Like him or not, a good night for Dempsey meant a good night for Polly and her girls. This was the peak of the “One Good Party Era,” as one columnist dubbed it, when one well-oiled sucker on a spending spree could cover her overhead for a month or more. In her business, there were always unexpected expenses. She never knew when she’d be raided or shaken down by the cops, or when an overwrought customer might draw the wrong kind of attention, requiring her to shut down and move her operation—each time costing her a bundle of money and putting her at terrible risk. So a wise madam took advantage of every opportunity. And in her experience, nothing made a man want to party like the surging adrenaline of watching two hulking fellows beat each other bloody.
It was Dempsey’s former manager, Jack “Doc” Kearns, who’d helped build Polly’s reputation as the place for big spenders to celebrate. A fast-talking, wisecracking hustler who favored pastel suits, diamond stickpins, gold-tipped walking sticks, and violet-scented cologne, Doc demanded constant action. He drank voraciously, gambled recklessly, tipped the girls lavishly, had a passion for practical jokes (with a particular fondness for the hotfoot). He routinely bought drinks for everyone in the house, both friends and strangers. When he was in town, Doc was one of Polly’s best customers. “He used to tell me that whenever a fighter comes inside a woman, he loses his strength,” said Dempsey. “Doc believed that, but you sure couldn’t prove it by the way Doc liked to live himself.”
Adding to his charm, Kearns usually brought an entourage of newspapermen with him, all eating and drinking on his (or his fighter’s) dime. In gratitude, the reporters gave his boxers unlimited ink in their newspapers. Tex Rickard called this “sugaring” the sportswriters. Kearns referred to it as “movement money.” Polly’s less colorful clients simply called it an “expense account,” but the idea was the same. “Like a stripteaser,” said Kearns, “I always figured you couldn’t get anywhere without exposure.”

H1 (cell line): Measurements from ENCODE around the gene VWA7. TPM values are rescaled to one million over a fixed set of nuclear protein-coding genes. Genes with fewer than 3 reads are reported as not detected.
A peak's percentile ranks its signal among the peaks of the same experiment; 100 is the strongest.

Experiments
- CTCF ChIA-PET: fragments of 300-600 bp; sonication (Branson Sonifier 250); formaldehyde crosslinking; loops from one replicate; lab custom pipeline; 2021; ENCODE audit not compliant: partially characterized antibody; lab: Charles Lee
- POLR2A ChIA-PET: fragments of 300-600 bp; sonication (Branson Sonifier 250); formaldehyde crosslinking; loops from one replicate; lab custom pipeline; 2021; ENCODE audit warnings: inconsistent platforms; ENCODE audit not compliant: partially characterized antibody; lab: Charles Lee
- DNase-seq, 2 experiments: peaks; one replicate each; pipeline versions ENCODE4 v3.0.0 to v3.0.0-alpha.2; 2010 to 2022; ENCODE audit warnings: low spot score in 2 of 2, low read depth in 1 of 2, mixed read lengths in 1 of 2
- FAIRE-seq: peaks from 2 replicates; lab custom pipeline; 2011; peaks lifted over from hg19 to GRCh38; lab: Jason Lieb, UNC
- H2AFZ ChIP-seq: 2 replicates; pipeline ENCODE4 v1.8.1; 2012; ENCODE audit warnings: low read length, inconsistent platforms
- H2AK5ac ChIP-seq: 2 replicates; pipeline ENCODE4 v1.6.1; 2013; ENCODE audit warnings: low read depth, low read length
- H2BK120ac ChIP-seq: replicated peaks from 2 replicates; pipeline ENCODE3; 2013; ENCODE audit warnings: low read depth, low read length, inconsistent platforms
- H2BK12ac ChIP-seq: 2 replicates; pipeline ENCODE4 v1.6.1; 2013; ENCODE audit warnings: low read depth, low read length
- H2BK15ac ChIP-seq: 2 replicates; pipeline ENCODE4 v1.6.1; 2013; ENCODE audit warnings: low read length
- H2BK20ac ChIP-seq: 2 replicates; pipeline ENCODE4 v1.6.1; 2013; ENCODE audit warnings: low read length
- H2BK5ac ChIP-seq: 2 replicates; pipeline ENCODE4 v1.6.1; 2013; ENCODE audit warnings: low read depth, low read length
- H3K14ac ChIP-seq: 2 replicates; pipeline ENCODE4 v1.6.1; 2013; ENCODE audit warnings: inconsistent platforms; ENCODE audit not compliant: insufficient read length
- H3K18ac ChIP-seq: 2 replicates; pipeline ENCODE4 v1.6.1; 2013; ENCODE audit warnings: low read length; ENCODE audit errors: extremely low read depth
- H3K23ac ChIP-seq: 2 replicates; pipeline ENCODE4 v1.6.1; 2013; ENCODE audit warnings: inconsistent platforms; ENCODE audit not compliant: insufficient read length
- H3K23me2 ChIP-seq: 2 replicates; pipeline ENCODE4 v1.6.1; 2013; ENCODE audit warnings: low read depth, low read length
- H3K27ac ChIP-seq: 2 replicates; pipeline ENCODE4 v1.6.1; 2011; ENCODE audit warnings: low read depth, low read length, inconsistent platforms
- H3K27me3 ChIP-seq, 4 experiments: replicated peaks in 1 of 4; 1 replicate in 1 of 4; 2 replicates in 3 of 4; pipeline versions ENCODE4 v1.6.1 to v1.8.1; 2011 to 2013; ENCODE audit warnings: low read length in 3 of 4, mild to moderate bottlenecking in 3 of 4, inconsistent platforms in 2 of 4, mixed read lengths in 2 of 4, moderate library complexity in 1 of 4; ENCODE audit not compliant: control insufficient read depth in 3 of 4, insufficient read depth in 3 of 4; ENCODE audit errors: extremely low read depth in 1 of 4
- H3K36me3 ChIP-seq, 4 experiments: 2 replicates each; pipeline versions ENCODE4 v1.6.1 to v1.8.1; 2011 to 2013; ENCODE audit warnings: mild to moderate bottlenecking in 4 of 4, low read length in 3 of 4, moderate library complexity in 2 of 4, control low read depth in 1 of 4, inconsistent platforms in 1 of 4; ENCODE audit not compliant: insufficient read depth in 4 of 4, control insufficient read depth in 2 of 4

This was where Polly came in. It was a truth universally acknowledged among the denizens of Broadway that “ninety-five per cent of the sucker money is brought in by a skirt,” as one wag put it. That was as true for sports promoters as it was for theatrical producers, factory owners, advertising executives, politicians, or bootleggers. A swell party stocked with easy women was just the thing to convince a fellow to close a contract, make a deal, or pen an enthusiastic column. Like bootleg booze, girls were the grease that made the machinery of the metropolis run smoother.
In that sweltering summer of 1927, Polly Adler was Manhattan’s top supplier of party girls. Unlike Jack Kearns, Polly’s bacchanalian hospitality earned her no headlines. If anything, her kindness to the ink-stained wretches of the press kept her safely out of them. But it did win her exuberant word-of-mouth at Billy LaHiff’s tavern, Dinty Moore’s diner, Lindy’s delicatessen, the Algonquin Hotel, and the all-male sanctum of the Friars Club—wherever men regaled each other with stories of gorgeous women and epic parties. Her house had become one of the notorious late-night hotspots where a fellow who’d won a long shot at the track or made a killing in the stock market could show off his good fortune.